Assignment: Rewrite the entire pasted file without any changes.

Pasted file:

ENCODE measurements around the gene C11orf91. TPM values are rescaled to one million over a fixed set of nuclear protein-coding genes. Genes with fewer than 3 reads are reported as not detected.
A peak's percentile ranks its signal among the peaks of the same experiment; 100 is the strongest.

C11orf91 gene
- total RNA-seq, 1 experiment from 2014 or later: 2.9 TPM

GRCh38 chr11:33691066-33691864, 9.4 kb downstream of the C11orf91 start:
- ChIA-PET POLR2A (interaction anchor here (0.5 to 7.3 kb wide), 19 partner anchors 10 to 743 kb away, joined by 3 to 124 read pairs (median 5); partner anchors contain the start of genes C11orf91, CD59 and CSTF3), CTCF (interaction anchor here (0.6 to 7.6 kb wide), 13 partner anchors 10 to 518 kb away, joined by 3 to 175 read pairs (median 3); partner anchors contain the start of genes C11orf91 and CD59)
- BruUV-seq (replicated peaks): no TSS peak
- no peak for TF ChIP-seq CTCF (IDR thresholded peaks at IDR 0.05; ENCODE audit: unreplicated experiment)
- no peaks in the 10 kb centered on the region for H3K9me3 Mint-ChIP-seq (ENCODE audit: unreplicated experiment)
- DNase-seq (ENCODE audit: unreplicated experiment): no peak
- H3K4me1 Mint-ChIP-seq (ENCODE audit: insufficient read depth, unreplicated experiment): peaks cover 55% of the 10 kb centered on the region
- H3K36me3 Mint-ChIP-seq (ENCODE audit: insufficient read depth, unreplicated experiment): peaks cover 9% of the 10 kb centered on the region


ENCODE measurements around the gene C11orf91. TPM values are rescaled to one million over a fixed set of nuclear protein-coding genes. Genes with fewer than 3 reads are reported as not detected.
A peak's percentile ranks its signal among the peaks of the same experiment; 100 is the strongest.

C11orf91 gene
- total RNA-seq, 1 experiment from 2014 or later: 2.9 TPM

GRCh38 chr11:33691066-33691864, 9.4 kb downstream of the C11orf91 start:
- ChIA-PET POLR2A (interaction anchor here (0.5 to 7.3 kb wide), 19 partner anchors 10 to 743 kb away, joined by 3 to 124 read pairs (median 5); partner anchors contain the start of genes C11orf91, CD59 and CSTF3), CTCF (interaction anchor here (0.6 to 7.6 kb wide), 13 partner anchors 10 to 518 kb away, joined by 3 to 175 read pairs (median 3); partner anchors contain the start of genes C11orf91 and CD59)
- BruUV-seq (replicated peaks): no TSS peak
- no peak for TF ChIP-seq CTCF (IDR thresholded peaks at IDR 0.05; ENCODE audit: unreplicated experiment)
- no peaks in the 10 kb centered on the region for H3K9me3 Mint-ChIP-seq (ENCODE audit: unreplicated experiment)
- DNase-seq (ENCODE audit: unreplicated experiment): no peak
- H3K4me1 Mint-ChIP-seq (ENCODE audit: insufficient read depth, unreplicated experiment): peaks cover 55% of the 10 kb centered on the region
- H3K36me3 Mint-ChIP-seq (ENCODE audit: insufficient read depth, unreplicated experiment): peaks cover 9% of the 10 kb centered on the region